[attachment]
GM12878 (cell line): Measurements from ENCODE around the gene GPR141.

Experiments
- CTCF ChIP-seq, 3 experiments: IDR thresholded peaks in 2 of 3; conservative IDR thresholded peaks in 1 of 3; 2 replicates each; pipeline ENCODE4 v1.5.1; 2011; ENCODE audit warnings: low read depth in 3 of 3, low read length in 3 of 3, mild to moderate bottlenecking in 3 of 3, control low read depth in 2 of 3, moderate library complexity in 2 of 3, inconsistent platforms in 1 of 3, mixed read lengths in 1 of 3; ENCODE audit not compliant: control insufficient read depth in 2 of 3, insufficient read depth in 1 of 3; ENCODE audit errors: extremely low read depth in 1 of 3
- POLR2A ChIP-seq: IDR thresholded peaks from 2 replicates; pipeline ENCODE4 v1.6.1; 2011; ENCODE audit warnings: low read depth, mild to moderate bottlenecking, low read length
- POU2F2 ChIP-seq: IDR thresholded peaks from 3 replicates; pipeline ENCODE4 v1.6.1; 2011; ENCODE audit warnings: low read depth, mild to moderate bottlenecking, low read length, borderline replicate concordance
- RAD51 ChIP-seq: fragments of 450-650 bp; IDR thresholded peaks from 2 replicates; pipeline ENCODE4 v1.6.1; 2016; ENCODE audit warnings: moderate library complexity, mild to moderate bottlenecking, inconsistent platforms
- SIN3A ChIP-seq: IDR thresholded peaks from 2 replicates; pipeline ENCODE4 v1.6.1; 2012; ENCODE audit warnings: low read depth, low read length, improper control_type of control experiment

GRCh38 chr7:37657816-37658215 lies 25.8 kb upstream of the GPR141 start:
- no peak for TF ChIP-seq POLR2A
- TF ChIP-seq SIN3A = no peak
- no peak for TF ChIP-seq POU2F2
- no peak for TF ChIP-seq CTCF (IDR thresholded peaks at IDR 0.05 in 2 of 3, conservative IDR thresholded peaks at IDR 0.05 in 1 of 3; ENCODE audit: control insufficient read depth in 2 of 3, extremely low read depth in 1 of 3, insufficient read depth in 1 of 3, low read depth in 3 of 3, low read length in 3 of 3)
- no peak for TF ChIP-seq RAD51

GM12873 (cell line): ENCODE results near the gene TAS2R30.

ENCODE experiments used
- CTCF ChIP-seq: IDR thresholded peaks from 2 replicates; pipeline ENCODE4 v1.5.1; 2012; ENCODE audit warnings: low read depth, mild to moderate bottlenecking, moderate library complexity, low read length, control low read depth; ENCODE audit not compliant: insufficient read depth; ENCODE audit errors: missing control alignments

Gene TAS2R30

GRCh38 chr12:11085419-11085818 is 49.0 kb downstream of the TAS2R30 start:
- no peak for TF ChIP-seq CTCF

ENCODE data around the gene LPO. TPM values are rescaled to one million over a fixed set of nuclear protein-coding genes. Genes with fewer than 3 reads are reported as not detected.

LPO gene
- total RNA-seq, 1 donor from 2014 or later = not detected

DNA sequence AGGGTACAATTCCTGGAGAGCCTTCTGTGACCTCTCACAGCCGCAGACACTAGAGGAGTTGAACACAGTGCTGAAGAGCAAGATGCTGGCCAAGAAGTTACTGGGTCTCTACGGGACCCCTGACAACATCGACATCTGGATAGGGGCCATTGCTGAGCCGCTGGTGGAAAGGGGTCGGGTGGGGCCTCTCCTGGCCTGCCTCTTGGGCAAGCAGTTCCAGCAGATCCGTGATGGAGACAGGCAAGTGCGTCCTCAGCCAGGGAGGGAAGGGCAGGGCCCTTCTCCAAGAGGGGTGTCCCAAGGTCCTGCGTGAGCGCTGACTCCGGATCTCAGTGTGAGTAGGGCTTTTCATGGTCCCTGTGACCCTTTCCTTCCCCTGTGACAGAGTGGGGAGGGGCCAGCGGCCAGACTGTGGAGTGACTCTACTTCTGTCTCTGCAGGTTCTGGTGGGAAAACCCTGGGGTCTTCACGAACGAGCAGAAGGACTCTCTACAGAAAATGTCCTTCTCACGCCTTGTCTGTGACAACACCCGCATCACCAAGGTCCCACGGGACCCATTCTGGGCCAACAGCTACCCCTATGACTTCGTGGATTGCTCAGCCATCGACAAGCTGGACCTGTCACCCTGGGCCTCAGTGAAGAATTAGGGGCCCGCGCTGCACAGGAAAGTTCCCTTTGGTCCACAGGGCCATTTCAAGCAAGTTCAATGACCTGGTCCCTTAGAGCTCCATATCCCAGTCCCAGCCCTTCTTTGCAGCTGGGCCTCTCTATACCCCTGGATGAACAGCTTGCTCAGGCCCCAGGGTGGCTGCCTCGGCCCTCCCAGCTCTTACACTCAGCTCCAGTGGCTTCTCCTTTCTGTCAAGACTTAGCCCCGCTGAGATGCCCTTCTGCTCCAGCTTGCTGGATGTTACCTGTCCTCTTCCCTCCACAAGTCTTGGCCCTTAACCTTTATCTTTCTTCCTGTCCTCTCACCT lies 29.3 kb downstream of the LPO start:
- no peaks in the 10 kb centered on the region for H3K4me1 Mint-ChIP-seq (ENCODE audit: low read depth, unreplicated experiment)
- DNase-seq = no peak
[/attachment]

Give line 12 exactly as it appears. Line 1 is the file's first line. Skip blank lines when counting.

- no peak for TF ChIP-seq CTCF (IDR thresholded peaks at IDR 0.05 in 2 of 3, conservative IDR thresholded peaks at IDR 0.05 in 1 of 3; ENCODE audit: control insufficient read depth in 2 of 3, extremely low read depth in 1 of 3, insufficient read depth in 1 of 3, low read depth in 3 of 3, low read length in 3 of 3)